I had to ponder on today’s fortune, before I knew what I was going to write. It was then that I realized I was looking for inspiration to come to my aid. That is not necessarily a good thing.
Many people think that writers, artists, and musicians create their works from inspiration. A good creative person does not sit around, staring out a window, waiting to be inspired. That is what amateurs do. The best way to be creative is to start working.
Creativity is a process; it builds with each task you perform. One small creative effort leads to another, and another, and soon you are on a roll. Of course, there can be detours, when you reject an idea. Those rejections count as creativity too. They lead you in new directions that you probably would never have considered.
As you work, the creative juices will flow, and ideas will occur to you. These ideas can be big or small, but they all build toward that final product. If you find yourself stuck, or scrambling for something to help you to the next step, you may want to try a different creative media. When I find myself at a loss for words, and can’t write, I draw.
Creative people need to practice in a variety of media. If you draw, it can help to play music, or sing. If you sing, it can help if you write in a journal. Dylan Klempner, an interdisciplinary artist, writer and journalist, wrote, “Artists need to cross-train in other art forms like athletes do. This is how we hone our creative skills.” This cross training can help the brain tap into other creative ideas that were asleep. Once we wake them up with a new creative task, we can continue working.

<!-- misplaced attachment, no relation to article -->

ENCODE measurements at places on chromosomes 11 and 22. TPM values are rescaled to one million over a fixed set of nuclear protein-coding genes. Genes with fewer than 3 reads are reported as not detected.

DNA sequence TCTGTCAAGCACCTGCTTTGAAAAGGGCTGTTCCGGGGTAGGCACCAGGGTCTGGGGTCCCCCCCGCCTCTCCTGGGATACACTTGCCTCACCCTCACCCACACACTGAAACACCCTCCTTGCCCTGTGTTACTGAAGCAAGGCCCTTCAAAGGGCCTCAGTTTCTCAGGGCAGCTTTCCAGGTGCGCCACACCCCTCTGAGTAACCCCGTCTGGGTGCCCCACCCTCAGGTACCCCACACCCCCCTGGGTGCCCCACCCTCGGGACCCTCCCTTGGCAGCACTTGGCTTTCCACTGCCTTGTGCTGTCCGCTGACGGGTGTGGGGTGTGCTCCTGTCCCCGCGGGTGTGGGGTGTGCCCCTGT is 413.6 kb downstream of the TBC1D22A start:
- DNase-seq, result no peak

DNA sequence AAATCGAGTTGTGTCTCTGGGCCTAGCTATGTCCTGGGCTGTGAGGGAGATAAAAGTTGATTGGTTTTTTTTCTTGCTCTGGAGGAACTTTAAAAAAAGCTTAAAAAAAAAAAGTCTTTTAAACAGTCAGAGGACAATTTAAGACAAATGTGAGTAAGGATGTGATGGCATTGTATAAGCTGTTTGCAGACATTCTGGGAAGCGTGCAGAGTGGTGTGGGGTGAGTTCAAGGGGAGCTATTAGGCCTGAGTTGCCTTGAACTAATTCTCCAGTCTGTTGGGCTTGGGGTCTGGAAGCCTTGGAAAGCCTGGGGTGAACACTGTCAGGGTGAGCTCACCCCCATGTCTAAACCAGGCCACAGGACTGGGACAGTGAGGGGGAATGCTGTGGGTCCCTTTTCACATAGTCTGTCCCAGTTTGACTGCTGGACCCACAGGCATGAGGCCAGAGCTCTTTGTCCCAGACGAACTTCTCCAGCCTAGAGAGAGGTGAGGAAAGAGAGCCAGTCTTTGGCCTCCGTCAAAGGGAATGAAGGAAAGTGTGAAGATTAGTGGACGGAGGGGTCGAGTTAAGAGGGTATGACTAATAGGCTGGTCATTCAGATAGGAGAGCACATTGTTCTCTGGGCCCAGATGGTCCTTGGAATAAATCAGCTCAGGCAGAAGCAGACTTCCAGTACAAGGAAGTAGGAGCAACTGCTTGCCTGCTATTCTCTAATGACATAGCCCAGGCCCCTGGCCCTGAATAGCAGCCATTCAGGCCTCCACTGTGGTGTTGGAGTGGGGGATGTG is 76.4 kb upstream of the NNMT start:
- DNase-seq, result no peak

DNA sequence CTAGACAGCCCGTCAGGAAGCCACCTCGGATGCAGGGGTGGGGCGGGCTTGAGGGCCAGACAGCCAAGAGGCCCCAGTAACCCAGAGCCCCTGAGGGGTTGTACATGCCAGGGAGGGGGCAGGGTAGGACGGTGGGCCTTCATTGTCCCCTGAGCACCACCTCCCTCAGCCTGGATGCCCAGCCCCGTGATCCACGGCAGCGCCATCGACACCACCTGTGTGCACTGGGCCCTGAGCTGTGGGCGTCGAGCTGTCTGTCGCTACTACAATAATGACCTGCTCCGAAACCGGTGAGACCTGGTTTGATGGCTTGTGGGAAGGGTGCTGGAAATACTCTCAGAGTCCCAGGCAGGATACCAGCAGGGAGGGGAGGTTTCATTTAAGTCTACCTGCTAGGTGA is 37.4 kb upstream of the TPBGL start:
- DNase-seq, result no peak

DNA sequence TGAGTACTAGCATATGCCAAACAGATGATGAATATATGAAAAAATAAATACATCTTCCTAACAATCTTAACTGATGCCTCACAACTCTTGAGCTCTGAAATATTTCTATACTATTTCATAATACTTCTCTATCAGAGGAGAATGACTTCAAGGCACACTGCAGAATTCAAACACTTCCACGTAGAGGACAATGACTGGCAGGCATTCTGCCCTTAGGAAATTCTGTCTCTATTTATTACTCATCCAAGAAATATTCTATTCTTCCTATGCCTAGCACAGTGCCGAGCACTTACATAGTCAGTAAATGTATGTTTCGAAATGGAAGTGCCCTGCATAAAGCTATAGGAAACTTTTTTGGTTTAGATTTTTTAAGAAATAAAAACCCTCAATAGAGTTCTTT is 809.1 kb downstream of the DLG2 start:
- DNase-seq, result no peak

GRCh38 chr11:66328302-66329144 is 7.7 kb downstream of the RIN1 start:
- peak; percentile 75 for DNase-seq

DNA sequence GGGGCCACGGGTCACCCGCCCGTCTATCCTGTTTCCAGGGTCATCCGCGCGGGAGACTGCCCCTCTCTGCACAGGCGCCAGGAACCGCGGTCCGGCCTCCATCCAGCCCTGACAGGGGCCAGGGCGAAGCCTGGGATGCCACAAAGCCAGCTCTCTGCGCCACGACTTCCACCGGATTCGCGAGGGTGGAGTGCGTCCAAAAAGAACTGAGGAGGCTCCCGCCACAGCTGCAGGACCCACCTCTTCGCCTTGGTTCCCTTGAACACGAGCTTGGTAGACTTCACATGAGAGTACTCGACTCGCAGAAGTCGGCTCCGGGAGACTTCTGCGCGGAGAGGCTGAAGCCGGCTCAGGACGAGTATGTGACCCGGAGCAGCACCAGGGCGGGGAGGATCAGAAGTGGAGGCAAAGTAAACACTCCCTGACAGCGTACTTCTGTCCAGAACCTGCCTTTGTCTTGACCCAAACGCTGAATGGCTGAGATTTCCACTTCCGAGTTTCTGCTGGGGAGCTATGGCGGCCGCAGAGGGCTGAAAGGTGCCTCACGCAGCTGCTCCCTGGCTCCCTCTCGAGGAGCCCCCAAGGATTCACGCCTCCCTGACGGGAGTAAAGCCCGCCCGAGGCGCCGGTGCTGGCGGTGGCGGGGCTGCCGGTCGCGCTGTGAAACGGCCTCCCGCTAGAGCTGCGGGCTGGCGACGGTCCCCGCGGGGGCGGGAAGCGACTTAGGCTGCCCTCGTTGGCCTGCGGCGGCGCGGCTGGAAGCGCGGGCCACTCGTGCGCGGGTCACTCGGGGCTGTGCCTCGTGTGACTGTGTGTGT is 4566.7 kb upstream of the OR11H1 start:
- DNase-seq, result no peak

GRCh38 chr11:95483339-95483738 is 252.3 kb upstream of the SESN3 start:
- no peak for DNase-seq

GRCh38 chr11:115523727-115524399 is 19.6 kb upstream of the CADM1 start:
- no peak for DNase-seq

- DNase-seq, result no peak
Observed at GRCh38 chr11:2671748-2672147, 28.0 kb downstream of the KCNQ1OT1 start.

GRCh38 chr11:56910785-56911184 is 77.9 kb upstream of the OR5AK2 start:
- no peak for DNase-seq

Artists need to cross-train in other art forms like athletes do. This is how we hone our creative skills. – Dylan Klempner
Many writers use drawing to aid them in their creative process. The novelist and playwright, E.E. Cummings (1894-1962) learned art from his father1 and then later studied art in Paris. He loved to draw sea lions. He said, “Let us not forget that every authentic ‘work of art’ is in and of itself alive and that, however, ‘the arts’ may differ among themselves, their common function is the expression of that supreme alive-ness which is known as ‘beauty.’”
Mark Twain (1835–1910) drew doodles in his journals, and manuscripts. He even used his artwork to secure patents for three inventions2. Beatrix Potter (1866-1943) wrote and illustrated her beloved The Tale of Peter Rabbit. That all started from a picture letter originally sent to the son of Anne Moore, her former governess3. Even author and science fiction pioneer H.G. Wells (1866–1946) kept a diary of hundreds of humorous cartoons for his second wife4. He called them “picshuas.”
We build on our craft with moments of creativeness. Everyone has creativity in them. Some more than others, but that spark is there. You just need help to bring it out. You can write a poem, color in a coloring book, build with Lego®, or even play in the sandbox. These all take creativity and imagination, and they’re right there inside each and every one of us. Don’t wait around for inspiration, or you will be waiting a long time. Instead, just start working—or playing—and that spark will grow.
- Friedman, Donald. The Writer’s Brush: Paintings, Drawings, and Sculpture by Writers. Minneapolis: Mid-List, 2007. Print.
- Brower, Steven. “The Visual Art and Design of Famous Writers.” www.printmag.com. Adobe, 25 June 2012. Web. 26 May 2016.
- Richter, Barbara Basbanes. “The Tale of Beatrix Potter.” www.finebooksmagazine.com. Fine Books & Collections, 5 Dec. 2014. Web. 26 May 2016.
- Lynn, Andrea. “News Bureau | ILLINOIS.” News Bureau | ILLINOIS. University of Illinois, 31 May 2006. Web. 26 May 2016.